Other than that, even with twenty indexes to choose from, with varying numbers of INCLUDEd columns, in different orders, no clear pattern emerged. I thought for a moment that indexes with the required column *last* in the creation order were preferred; but no.

Fascinating question, but I ran out of time with it.

Paul


Huh. Odd. I did the same thing. I had about five different indexes, all with the same key, but varying include columns, but duplicated, like the OP. Every single time, it chose the index with the most columns. Couldn't tell you why. I just didn't dig much past that yet.


----------------------------------------------------
"The credit belongs to the man who is actually in the arena, whose face is marred by dust and sweat and blood..." Theodore Roosevelt
The Scary DBA
Author of: SQL Server 2012 Query Performance Tuning
SQL Server 2008 Query Performance Tuning Distilled
and
SQL Server Execution Plans

Product Evangelist for Red Gate Software
Post #743320
Posted Monday, June 29, 2009 1:04 AM


SSCrazy

SSCrazySSCrazySSCrazySSCrazySSCrazySSCrazySSCrazySSCrazy

Group: General Forum Members
Last Login: Yesterday @ 3:35 PM
Points: 2,393, Visits: 3,399
One would think that using the index with most columns would minimize the risk of having to bookmark and use key lookup later in the execution plan.
But on the other hand, SQL Server should be smart enough to see if the index with most columns does cover the query or not.
If the index covers the query, use the index with less columns but still cover.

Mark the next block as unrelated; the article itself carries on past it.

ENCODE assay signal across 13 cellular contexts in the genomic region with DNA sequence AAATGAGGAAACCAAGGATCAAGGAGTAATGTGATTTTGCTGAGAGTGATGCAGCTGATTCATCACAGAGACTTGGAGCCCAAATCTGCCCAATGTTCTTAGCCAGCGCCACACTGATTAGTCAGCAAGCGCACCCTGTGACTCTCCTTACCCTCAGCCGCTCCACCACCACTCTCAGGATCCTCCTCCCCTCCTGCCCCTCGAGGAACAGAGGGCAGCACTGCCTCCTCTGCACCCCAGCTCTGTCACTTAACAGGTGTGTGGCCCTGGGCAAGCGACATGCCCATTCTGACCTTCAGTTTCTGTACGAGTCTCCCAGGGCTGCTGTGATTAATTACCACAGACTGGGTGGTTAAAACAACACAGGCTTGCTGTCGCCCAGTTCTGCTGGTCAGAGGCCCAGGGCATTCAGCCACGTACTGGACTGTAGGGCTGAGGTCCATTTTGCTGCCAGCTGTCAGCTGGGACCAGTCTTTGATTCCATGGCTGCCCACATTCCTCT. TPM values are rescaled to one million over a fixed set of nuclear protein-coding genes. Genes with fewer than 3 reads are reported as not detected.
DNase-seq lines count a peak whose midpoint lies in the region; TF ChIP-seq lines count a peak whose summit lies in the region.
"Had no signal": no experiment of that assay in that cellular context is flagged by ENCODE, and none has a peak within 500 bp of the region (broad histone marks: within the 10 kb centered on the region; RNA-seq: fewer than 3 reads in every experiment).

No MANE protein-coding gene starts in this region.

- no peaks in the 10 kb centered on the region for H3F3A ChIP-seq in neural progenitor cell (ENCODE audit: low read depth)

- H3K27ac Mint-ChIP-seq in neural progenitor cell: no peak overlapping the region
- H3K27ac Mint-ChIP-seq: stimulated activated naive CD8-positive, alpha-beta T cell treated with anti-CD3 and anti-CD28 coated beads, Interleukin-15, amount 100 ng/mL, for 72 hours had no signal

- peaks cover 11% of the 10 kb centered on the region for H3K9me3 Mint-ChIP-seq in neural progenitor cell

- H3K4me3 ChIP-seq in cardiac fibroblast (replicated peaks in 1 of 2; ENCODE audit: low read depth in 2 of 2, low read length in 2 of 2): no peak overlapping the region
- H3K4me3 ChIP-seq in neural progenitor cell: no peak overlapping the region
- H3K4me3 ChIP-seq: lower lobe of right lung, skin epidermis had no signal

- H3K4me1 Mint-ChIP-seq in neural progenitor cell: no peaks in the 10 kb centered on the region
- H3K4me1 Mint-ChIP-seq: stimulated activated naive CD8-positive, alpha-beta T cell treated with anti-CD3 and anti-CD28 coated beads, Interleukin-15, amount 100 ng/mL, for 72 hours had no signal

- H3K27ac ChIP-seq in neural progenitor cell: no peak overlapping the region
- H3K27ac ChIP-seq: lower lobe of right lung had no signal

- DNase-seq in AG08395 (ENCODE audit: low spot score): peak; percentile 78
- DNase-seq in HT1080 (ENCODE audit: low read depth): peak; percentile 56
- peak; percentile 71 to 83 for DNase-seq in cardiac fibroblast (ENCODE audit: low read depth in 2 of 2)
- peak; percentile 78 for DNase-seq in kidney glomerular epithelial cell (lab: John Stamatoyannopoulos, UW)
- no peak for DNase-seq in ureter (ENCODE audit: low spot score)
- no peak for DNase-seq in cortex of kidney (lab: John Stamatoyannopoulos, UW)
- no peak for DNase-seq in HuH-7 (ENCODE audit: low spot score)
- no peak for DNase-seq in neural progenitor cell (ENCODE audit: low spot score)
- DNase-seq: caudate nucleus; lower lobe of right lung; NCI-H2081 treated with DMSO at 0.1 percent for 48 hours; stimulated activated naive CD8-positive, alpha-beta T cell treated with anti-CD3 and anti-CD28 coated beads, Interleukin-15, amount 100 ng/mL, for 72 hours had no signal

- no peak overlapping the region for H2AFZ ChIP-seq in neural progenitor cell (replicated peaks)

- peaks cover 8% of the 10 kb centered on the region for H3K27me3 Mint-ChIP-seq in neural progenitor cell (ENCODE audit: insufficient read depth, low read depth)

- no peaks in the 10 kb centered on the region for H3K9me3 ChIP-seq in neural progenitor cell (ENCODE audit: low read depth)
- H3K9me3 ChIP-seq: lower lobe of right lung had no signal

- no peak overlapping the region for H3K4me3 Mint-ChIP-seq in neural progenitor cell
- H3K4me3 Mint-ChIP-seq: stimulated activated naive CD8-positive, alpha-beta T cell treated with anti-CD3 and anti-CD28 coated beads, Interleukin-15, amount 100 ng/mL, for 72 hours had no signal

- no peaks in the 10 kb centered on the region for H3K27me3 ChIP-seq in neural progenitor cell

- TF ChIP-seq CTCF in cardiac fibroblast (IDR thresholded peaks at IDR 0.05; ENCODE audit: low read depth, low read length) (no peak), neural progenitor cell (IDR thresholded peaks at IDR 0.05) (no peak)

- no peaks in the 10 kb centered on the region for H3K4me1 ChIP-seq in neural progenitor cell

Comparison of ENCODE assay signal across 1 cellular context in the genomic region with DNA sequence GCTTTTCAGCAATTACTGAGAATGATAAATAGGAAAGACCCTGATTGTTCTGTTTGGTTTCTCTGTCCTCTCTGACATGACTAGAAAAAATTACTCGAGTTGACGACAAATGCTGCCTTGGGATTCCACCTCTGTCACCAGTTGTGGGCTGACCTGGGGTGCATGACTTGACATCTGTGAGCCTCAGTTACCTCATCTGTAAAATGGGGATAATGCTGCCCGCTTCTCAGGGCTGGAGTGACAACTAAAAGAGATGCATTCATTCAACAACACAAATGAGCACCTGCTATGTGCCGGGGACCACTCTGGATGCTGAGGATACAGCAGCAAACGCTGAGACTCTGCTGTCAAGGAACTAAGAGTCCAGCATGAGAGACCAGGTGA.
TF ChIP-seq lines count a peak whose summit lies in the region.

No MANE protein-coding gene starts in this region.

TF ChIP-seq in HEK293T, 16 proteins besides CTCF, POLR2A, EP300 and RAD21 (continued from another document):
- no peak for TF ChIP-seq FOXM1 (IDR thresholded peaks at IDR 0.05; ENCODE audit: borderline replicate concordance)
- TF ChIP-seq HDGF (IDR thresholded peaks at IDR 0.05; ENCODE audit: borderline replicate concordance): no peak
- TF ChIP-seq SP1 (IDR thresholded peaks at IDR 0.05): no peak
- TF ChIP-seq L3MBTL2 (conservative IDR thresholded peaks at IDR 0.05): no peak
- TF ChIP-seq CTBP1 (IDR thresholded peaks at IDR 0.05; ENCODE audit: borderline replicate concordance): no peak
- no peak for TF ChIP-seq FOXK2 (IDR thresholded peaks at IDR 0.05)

If the index does not cover the query, then things get more complicated. Should the query engine then use the index with less columns (for faster processing) and make a key lookup at the clustered index?
What if there is no clustered index?

Well, you get the idea that there are many thing to consider. And for getting a Best Practice out of this, DBCC DROPCLEANBUFFERS and DBCC FREEPROCCACHE must be used to create a steady baseline for testing.
Not something you would want to do in a production environment...



N 56°04'39.16"
E 12°55'05.25"
Post #743391
Posted Monday, June 29, 2009 4:07 AM


SSCoach

SSCoachSSCoachSSCoachSSCoachSSCoachSSCoachSSCoachSSCoachSSCoachSSCoachSSCoach

Group: General Forum Members
Last Login: Yesterday @ 7:32 PM
Points: 15,517, Visits: 27,895
Peso (6/29/2009)
One would think that using the index with most columns would minimize the risk of having to bookmark and use key lookup later in the execution plan.
But on the other hand, SQL Server should be smart enough to see if the index with most columns does cover the query or not.
If the index covers the query, use the index with less columns but still cover.